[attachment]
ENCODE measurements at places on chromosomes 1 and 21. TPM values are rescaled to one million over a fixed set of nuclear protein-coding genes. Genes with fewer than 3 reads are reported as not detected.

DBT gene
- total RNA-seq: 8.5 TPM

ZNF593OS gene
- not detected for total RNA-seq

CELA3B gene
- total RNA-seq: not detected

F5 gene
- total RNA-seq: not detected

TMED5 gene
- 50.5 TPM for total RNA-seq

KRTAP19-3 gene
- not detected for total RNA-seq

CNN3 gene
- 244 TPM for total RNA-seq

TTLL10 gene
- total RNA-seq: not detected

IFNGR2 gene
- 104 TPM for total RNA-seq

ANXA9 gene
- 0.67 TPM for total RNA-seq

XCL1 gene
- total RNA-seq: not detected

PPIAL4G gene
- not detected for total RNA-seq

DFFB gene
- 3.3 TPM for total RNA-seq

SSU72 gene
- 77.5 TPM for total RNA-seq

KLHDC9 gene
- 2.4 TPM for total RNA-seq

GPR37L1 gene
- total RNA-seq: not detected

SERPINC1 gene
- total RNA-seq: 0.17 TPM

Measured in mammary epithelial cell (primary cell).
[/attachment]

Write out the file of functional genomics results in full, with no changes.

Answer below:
ENCODE measurements at places on chromosomes 1 and 21. TPM values are rescaled to one million over a fixed set of nuclear protein-coding genes. Genes with fewer than 3 reads are reported as not detected.

DBT gene
- total RNA-seq: 8.5 TPM

ZNF593OS gene
- not detected for total RNA-seq

CELA3B gene
- total RNA-seq: not detected

F5 gene
- total RNA-seq: not detected

TMED5 gene
- 50.5 TPM for total RNA-seq

KRTAP19-3 gene
- not detected for total RNA-seq

CNN3 gene
- 244 TPM for total RNA-seq

TTLL10 gene
- total RNA-seq: not detected

IFNGR2 gene
- 104 TPM for total RNA-seq

ANXA9 gene
- 0.67 TPM for total RNA-seq

XCL1 gene
- total RNA-seq: not detected

PPIAL4G gene
- not detected for total RNA-seq

DFFB gene
- 3.3 TPM for total RNA-seq

SSU72 gene
- 77.5 TPM for total RNA-seq

KLHDC9 gene
- 2.4 TPM for total RNA-seq

GPR37L1 gene
- total RNA-seq: not detected

SERPINC1 gene
- total RNA-seq: 0.17 TPM

Measured in mammary epithelial cell (primary cell).